Questions swirl around sale of old Harbour Grace stadium

·3 min read

An attempt by the Town of Harbour Grace to sell off a bankrupt business space has become embroiled in controversy, as the business's former owner is raising questions about the money involved in the deal.

Before the COVID-19 pandemic hit, Fitz's Mobile Welding was booming, and a major employer in the small Conception Bay community. Through a leasing arrangement with the town, the company took over what was once the S.W. Moores Memorial Stadium and refitted it, upgrading its electrical system, repairing its roof and turning it into "one of the largest fabrication facilities on the island," according to Susan Fitzgerald, the defunct company's former president.

After the early days of the pandemic, the welding business entered into bankruptcy, an experience so raw Fitzgerald can barely speak about it.

"You put your heart and soul into it. You work night and day, Sunday to Sunday. You don't walk away and you try everything," she said.

Layered on top of those emotions are lingering questions about what happens to the now-mothballed building.

According to Fitzgerald, the improvements her business made to the stadium added substantial value to the stadium, increasing its worth from about $400,000 to $1.1 million in its most recent appraisal.

But for Fitzgerald, that appraisal, along with another one that pegged it at $1.4 million, doesn't square with the amount the town is now trying to sell it for — $382,760 — and she questions that bargain price.

"I understand wanting to try to sell the building. I want to see it sold and being straightened away, but I want to see the residents … capitalize on the value of the building," she told CBC News on Oct. 29.

Eddy Kennedy/CBC
Eddy Kennedy/CBC

Town's hands are tied: mayor

According to Mayor Don Coombs, the substantial gap in selling price is due to a tricky legal situation involving the lease. The Bankruptcy and Insolvency Act, said Coombs, limits what the town can recoup from a sale and so a $1-million sale wouldn't end up benefiting town coffers.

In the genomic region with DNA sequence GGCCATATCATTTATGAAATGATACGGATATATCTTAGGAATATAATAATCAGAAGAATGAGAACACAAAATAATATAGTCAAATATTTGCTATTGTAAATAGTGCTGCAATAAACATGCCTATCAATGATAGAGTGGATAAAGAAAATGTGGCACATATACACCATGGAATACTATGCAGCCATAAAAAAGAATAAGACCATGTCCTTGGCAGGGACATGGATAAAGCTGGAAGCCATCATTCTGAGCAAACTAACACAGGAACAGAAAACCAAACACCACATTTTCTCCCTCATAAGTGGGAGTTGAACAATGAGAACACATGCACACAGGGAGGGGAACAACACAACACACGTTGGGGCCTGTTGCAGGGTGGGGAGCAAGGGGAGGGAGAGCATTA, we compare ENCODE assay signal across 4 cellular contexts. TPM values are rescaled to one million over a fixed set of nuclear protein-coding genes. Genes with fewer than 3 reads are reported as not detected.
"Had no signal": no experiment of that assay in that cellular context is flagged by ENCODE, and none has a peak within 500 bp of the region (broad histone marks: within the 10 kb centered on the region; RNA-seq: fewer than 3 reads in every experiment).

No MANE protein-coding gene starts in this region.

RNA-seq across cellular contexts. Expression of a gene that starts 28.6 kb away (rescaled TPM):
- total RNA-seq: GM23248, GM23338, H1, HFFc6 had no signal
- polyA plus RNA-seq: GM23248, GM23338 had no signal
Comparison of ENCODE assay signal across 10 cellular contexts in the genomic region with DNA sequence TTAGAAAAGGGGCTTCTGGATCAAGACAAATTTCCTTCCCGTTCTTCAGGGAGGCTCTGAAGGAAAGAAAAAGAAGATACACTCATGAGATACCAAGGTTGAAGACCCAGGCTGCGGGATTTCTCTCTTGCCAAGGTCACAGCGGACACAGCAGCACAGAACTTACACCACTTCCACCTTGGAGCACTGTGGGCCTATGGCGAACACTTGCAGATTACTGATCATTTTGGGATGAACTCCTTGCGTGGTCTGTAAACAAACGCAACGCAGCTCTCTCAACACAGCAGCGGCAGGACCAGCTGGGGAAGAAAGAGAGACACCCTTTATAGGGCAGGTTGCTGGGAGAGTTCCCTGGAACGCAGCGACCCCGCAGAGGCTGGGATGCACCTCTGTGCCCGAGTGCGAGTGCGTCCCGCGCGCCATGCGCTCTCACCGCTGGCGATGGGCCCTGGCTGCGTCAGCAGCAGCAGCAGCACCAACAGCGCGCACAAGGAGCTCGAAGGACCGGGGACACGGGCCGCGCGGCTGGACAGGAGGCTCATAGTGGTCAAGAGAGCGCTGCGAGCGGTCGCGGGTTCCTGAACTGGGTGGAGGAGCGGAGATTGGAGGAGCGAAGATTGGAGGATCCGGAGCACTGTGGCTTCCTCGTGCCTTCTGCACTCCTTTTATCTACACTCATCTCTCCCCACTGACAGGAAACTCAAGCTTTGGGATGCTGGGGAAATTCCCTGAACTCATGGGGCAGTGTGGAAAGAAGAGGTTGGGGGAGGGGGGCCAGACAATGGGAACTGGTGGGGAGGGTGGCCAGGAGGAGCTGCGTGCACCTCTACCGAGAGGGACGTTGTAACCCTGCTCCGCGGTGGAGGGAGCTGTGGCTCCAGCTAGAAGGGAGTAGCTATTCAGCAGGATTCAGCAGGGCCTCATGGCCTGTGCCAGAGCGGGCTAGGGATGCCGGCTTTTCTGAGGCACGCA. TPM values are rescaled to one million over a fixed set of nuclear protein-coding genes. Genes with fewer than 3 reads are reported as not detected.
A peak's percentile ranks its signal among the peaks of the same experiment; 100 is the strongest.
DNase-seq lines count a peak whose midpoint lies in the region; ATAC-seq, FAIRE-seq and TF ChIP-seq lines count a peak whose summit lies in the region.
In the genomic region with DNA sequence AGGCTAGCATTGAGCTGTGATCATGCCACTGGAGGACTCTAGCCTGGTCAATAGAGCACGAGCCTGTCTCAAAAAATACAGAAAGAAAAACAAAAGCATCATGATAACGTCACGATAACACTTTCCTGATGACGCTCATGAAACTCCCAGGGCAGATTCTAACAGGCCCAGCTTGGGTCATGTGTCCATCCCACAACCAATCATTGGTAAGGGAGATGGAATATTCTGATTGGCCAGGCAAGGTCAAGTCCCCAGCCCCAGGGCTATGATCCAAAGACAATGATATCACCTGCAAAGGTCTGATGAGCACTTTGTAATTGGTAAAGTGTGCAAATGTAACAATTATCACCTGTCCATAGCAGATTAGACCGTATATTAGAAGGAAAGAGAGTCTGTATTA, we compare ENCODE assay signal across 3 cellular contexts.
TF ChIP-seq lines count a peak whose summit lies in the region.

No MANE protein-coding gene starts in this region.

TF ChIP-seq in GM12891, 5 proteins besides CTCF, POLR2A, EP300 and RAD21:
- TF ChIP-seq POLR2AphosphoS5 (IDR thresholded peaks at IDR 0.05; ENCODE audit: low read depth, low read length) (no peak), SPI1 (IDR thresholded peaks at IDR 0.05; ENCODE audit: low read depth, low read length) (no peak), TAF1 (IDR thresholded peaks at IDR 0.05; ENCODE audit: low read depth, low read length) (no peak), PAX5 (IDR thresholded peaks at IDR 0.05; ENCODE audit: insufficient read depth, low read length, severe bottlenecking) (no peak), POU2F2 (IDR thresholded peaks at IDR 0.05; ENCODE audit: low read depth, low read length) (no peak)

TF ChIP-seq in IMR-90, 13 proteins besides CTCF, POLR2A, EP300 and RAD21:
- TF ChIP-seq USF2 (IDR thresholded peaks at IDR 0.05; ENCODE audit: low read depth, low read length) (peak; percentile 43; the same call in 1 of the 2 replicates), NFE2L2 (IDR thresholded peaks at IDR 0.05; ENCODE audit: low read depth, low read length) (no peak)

"Under the act, that's not the way it works. We are only permitted to take what our debt is," he said.

Coombs said the sale went through a trustee-led bidding process with the highest bid coming in at a little more than $300,000. The trustee gives wiggle room to negotiate up to the higher amount the town is on the hook for, and Coombs said he wants the whole ordeal squared away.

"Our point of view is to get taxpayer money, get it back, get a business open, put people to work," he said in an interview on Nov. 2.

Fitzgerald doesn't buy that line of reasoning.

"I think he's wrong. I think that they need to try to get more value for it," she said.

Eddy Kennedy/CBC
Eddy Kennedy/CBC

In a recent council meeting over Zoom, Coombs said he has a personal connection to the bidder.

"He's a friend of mine; him and other partners have entered into it. But they were the highest bidders; it had nothing to do with me," Coombs told CBC News.

Fitzgerald wants a second legal opinion to weigh in on the sale, and the idea has traction inside Harbour Grace's council chambers: the stadium sale split council at a recent meeting in a three-against-three vote, stalling the process and highlighting bitter divisions among the councillors.

At that meeting, two councillors echoed Fitzgerald's call for more legal advice on the matter, and as of Tuesday the entire sale remains on hold.

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